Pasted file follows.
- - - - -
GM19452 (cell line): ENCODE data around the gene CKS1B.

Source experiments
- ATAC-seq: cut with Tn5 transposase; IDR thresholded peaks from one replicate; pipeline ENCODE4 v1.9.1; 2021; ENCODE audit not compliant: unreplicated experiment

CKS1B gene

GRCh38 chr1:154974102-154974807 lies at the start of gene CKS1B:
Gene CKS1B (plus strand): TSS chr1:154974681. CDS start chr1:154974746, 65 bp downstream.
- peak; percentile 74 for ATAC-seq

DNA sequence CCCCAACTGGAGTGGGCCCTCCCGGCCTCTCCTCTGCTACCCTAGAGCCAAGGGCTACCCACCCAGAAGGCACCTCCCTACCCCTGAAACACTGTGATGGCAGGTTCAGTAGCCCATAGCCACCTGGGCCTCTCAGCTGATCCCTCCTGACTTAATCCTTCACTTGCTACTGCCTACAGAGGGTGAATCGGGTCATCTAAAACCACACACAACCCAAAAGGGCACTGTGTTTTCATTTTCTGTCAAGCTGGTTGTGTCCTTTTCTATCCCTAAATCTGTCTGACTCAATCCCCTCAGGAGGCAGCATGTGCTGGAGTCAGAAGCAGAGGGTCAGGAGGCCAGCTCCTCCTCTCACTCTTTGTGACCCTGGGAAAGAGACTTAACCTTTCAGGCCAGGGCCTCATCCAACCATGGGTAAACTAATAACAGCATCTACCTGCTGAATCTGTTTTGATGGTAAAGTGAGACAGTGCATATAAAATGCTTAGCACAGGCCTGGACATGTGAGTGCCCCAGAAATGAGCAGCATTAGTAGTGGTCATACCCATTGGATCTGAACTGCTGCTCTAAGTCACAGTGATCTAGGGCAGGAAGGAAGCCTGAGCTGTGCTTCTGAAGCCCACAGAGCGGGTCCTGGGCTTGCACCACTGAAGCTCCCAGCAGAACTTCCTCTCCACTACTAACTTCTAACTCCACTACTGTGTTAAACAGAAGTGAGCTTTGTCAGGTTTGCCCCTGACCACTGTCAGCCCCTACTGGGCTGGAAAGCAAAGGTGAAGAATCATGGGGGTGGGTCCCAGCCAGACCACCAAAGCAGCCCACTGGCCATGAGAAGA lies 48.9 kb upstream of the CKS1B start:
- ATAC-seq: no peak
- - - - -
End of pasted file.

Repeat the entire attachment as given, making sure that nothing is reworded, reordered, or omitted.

GM19452 (cell line): ENCODE data around the gene CKS1B.

Source experiments
- ATAC-seq: cut with Tn5 transposase; IDR thresholded peaks from one replicate; pipeline ENCODE4 v1.9.1; 2021; ENCODE audit not compliant: unreplicated experiment

CKS1B gene

GRCh38 chr1:154974102-154974807 lies at the start of gene CKS1B:
Gene CKS1B (plus strand): TSS chr1:154974681. CDS start chr1:154974746, 65 bp downstream.
- peak; percentile 74 for ATAC-seq

DNA sequence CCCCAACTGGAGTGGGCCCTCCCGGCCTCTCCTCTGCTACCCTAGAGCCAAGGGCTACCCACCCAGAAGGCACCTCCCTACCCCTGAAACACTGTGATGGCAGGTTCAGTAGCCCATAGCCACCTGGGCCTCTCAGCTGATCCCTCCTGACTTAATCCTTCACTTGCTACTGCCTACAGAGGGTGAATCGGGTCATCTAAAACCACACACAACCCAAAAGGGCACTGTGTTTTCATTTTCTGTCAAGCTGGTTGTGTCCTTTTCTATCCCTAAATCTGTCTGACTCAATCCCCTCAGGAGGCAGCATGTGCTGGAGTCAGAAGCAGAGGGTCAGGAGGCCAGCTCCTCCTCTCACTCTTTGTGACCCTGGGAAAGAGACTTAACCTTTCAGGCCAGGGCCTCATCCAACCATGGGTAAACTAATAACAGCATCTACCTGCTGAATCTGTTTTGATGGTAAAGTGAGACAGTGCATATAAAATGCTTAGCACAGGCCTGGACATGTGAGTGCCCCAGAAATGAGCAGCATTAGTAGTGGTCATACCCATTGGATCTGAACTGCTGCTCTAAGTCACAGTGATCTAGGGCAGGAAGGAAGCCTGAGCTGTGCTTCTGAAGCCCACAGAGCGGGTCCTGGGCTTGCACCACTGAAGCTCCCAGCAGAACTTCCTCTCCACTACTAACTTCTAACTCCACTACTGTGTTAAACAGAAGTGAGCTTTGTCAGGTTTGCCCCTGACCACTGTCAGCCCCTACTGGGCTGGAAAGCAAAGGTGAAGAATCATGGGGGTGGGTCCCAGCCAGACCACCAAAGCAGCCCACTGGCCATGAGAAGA lies 48.9 kb upstream of the CKS1B start:
- ATAC-seq: no peak